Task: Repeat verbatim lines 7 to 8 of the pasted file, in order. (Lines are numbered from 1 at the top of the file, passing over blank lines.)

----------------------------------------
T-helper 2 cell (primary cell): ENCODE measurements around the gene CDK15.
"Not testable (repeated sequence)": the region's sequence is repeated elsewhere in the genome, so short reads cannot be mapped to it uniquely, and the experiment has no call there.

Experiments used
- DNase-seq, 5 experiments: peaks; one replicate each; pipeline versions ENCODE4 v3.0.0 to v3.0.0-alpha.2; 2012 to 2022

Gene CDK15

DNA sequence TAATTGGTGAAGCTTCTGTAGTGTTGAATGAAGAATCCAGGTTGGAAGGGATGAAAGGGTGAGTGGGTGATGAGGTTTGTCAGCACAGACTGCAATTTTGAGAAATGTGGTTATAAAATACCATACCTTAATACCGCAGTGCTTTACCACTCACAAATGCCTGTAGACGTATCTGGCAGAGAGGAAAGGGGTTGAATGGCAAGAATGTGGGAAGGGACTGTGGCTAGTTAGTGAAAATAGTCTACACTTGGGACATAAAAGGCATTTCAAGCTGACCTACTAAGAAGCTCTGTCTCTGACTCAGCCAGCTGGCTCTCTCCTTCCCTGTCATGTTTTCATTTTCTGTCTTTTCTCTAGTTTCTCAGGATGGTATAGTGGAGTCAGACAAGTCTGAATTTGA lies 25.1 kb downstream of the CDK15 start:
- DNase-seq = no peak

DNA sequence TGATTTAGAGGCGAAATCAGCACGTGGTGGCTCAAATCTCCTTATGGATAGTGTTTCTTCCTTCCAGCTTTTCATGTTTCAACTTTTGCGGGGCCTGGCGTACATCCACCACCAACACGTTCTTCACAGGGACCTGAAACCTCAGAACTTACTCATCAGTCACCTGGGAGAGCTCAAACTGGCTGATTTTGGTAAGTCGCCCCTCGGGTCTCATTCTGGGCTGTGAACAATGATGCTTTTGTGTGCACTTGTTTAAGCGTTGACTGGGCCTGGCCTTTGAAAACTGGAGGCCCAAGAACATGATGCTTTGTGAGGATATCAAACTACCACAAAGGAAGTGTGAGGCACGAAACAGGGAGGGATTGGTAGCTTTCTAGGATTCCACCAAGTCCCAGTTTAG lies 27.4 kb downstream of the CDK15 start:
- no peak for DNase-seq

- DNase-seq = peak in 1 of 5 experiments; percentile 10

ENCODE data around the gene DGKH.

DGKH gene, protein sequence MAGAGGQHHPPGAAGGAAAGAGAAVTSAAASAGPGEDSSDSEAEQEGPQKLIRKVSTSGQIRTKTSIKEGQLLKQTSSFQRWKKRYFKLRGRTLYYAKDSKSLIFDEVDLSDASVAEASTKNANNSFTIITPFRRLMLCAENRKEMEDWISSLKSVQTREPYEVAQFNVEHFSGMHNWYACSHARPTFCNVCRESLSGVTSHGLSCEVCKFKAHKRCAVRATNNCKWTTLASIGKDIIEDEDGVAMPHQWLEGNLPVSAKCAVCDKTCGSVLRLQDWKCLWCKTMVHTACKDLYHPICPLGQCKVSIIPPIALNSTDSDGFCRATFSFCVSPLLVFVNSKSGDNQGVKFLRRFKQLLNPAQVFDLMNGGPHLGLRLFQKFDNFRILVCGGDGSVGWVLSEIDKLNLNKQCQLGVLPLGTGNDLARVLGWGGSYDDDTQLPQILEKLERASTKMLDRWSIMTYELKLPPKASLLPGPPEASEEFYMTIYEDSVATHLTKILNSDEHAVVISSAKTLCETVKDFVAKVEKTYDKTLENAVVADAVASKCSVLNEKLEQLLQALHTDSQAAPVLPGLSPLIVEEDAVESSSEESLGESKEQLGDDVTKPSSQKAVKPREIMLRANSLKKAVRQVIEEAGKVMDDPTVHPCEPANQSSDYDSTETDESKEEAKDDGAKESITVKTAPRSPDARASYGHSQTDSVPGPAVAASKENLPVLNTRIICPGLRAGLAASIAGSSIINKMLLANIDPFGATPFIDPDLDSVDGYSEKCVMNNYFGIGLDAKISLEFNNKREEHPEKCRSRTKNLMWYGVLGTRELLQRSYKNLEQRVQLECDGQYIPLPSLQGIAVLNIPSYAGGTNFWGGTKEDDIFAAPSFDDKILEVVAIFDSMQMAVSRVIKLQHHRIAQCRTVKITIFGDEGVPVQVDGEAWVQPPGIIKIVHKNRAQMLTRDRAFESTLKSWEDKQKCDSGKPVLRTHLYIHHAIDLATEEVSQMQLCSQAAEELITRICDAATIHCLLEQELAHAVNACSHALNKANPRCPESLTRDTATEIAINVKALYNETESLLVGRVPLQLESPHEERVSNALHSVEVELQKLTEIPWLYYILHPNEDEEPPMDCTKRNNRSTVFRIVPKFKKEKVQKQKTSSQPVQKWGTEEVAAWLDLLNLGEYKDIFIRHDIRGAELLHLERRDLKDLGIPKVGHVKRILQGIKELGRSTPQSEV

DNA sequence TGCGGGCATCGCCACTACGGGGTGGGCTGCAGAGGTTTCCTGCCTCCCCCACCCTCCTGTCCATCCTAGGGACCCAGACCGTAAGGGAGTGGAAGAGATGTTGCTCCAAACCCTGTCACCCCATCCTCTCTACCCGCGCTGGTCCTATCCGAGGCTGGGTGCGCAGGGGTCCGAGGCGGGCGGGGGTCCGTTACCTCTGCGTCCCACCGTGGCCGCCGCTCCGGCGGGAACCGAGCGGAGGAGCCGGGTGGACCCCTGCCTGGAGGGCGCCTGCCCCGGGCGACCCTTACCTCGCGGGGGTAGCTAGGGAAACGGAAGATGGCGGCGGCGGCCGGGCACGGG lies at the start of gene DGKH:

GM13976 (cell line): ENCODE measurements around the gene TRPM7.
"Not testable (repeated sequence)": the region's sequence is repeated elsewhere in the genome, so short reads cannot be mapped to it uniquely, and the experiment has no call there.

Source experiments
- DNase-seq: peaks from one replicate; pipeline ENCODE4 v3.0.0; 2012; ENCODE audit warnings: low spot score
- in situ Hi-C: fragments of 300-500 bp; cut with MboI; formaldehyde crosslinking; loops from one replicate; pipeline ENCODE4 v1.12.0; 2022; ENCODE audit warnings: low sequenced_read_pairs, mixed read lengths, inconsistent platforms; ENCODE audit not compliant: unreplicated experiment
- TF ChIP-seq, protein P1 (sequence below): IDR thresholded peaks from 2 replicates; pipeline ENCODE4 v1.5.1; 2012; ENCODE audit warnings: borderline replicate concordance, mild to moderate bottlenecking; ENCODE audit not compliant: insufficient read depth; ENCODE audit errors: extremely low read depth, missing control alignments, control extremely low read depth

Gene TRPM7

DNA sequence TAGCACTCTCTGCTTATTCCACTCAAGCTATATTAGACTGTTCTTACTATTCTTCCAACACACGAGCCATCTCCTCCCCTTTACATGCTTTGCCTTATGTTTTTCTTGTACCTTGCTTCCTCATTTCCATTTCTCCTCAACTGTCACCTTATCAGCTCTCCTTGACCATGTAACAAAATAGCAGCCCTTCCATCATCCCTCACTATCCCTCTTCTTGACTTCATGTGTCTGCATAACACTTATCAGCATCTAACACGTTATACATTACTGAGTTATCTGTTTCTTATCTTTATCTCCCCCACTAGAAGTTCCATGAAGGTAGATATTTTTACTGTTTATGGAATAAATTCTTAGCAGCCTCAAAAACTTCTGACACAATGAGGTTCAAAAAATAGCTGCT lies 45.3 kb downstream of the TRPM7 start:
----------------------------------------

- DNase-seq = no peak

DNA sequence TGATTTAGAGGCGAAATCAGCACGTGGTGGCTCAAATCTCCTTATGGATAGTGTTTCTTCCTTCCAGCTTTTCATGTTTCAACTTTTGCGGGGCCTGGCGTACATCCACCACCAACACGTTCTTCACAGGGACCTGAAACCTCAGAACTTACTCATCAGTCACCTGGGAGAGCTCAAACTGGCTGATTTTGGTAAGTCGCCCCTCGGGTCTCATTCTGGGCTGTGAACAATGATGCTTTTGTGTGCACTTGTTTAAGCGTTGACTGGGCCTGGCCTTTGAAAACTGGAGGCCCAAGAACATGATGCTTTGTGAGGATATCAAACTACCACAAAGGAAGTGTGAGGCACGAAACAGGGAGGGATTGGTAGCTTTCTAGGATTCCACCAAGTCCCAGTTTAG lies 27.4 kb downstream of the CDK15 start: